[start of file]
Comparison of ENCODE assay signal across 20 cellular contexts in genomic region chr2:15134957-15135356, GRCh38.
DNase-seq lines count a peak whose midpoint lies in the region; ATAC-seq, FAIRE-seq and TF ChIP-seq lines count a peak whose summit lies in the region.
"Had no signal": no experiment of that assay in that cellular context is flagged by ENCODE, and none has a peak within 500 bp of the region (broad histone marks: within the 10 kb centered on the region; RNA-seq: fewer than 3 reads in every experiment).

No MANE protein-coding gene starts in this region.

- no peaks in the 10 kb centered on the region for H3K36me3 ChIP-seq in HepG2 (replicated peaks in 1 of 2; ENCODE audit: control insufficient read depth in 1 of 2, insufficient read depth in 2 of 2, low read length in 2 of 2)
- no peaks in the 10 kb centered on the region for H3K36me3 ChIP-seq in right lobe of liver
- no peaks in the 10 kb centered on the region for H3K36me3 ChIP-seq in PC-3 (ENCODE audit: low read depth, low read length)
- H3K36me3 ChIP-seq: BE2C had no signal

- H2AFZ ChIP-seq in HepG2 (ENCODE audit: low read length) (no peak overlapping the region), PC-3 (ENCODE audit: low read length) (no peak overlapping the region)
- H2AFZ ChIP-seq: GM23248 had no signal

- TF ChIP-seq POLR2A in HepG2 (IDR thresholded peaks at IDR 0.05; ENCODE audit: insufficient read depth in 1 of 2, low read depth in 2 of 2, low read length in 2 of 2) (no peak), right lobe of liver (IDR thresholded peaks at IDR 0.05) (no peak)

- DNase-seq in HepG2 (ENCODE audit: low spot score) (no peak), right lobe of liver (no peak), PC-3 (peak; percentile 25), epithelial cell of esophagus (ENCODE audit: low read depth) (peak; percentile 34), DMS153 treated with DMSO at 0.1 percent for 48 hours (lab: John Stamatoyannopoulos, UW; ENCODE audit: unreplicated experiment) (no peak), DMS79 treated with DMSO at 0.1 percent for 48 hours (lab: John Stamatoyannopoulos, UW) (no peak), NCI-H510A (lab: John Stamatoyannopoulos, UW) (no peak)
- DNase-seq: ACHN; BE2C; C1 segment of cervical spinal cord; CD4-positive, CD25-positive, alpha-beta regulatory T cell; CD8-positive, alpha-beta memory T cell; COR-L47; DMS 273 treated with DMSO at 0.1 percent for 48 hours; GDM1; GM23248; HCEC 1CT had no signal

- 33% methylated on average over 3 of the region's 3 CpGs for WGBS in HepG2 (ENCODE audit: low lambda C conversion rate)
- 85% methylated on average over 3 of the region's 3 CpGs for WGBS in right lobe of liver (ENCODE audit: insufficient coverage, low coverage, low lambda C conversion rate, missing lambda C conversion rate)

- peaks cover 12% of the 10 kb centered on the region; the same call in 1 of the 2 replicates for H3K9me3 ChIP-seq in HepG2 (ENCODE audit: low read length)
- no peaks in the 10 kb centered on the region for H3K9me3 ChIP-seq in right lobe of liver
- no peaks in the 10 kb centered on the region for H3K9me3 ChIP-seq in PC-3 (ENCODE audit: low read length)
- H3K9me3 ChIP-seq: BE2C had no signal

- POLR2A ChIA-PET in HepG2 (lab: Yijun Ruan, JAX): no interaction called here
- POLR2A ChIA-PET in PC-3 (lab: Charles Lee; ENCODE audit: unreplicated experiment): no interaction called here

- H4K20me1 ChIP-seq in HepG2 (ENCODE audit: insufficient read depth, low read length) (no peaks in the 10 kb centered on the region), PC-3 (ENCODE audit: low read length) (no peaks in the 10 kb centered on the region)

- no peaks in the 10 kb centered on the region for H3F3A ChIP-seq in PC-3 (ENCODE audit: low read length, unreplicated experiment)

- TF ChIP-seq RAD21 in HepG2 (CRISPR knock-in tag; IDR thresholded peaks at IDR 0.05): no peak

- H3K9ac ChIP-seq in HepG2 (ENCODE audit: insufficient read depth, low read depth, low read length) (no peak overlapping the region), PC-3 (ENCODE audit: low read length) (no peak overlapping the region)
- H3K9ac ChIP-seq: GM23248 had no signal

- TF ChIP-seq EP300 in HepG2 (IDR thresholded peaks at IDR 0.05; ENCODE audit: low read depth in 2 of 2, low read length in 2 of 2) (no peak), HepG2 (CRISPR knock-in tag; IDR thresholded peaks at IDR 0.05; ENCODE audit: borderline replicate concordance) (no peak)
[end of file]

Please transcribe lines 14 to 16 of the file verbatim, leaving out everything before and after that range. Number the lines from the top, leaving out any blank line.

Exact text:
- 33% methylated on average over 3 of the region's 3 CpGs for WGBS in HepG2 (ENCODE audit: low lambda C conversion rate)
- 85% methylated on average over 3 of the region's 3 CpGs for WGBS in right lobe of liver (ENCODE audit: insufficient coverage, low coverage, low lambda C conversion rate, missing lambda C conversion rate)

- peaks cover 12% of the 10 kb centered on the region; the same call in 1 of the 2 replicates for H3K9me3 ChIP-seq in HepG2 (ENCODE audit: low read length)